The tangy aroma of sizzling shish kebabs, delicious chicken curry, freshly made mango lassi, and chestnuts roasting on an open fire (just kidding about that last) filled my slowly dilating nostrils as I finally discovered the crowded street where the mela was being held this week. Most people look forward to beach activities and things of that sort when the summer draws nearer, but Bengali residents in New York City share another joy: melas, or Bengali cultural fairs, that take place throughout the boroughs for as long as the sun beams, glowing upon and warming our naturally tanned skins. For some, the excitement lies in the large gathering and celebrations of our minority group, although the latter term has been questionable over the years as our population grew in our fair city. For others, like myself, joining in the events are our guilty pleasures, especially that of the modern Americanized South Asians.
I had not experienced a mela in recent years due to the gradual distance that I maintained between myself and my heritage. After outgrowing my rebellious teen years, I decided that it would be best to return to my roots, and where better to start than a mela? I nostalgically remembered past summers where, upon receiving word of an upcoming mela, my friends and I would chatter nonstop about the event that would likely complete our entire summer. It always did.
Now a self-declared “wise” young adult, I wondered what exactly about melas I once found alluring; filled to the brim with small minded “brown people” as we like to call ourselves, especially the older generations, we would not even be able to enter in our normal clothes without being scowled at, and god forbid we try to arrive with a member of the opposite sex who isn’t our father-the rumor mill begins. There would always be some sort of drama going on at these fairs, because wherever there is Bengali people, drama will follow. However, the thought of mouth-watering Indian food was tempting, and so I sought one out. I convinced my childhood friends to accompany me for old time’s sake.
This particular mela was held in late August in the Jackson Heights part of Queens, also known as Little Bangladesh. This was because the neighborhood was overpopulated with Bengali families, stores, tutoring centers, meat markets and such. They usually begin late in the morning, and continue on into the evening. Of course, we arrived fashionably late. I’m not quite sure how we were unable to find it to begin with, considering the decibels at which the foreign music was blaring, but we did eventually. Once beyond the road blocks, I spotted a stand selling polaow and chicken masala-I made a beeline for it. After buying an overpriced plateful, my friends and I wandered down the street, occasionally greeting a familiar face here and there. It occurred to me that that was one of the perks of melas for us: we ran into friends, more often old ones who we hadn’t seen in a while, which was always a thrill. Nowadays however, with online social networks, it made it easier to keep in touch with these old friends, and wore away the excitement of seeing a familiar face.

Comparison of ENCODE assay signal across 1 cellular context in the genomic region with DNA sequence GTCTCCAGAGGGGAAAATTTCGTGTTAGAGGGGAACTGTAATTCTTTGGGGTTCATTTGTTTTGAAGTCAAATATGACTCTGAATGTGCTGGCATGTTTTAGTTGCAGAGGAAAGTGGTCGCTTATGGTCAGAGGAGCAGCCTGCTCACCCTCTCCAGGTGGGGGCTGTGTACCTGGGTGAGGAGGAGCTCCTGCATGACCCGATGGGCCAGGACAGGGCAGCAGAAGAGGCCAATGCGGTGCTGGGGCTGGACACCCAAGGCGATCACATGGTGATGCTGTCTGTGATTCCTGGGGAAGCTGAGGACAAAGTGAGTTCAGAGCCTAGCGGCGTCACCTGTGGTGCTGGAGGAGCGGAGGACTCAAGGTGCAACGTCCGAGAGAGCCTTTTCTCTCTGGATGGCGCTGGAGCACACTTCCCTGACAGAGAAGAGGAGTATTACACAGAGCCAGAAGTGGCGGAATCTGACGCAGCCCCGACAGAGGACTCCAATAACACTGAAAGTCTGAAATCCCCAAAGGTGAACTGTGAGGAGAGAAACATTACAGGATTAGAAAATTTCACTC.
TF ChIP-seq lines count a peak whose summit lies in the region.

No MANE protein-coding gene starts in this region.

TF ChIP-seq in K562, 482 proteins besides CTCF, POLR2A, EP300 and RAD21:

There was a crowd forming at the stage set at the end of the street. There were planned dance performances, Bengali singers, and speeches to be made throughout the day. We stayed long enough to watch a friend of mine, who is a member of a popular [among the Bengali community] dance group perform, and an elderly woman serenade the audience in a rather wobbly voice. It wasn’t exactly impressive, and the crowd gave very little feedback-I guess no one told them about the “clap when the performance ends” rule; common courtesy people.
In the next couple of hours, we amused ourselves by pausing at every stand that lined the streets, talking to strangers, avoiding Bengali mothers staring at us, and buying more food. I was saddened that something that once brought me so much joy and excitement now bored me. I was too young to have become jaded, so I believe that it wasn’t that melas now lacked the fun that it was once known for-this particular mela was simply poorly planned. We never had to end up finding entertainment for ourselves in the past-entertainment came to the people.
In hindsight, I suppose I did bear a sort of cynical view of melas upon my last experience, and this may have influenced the mediocrity that I felt.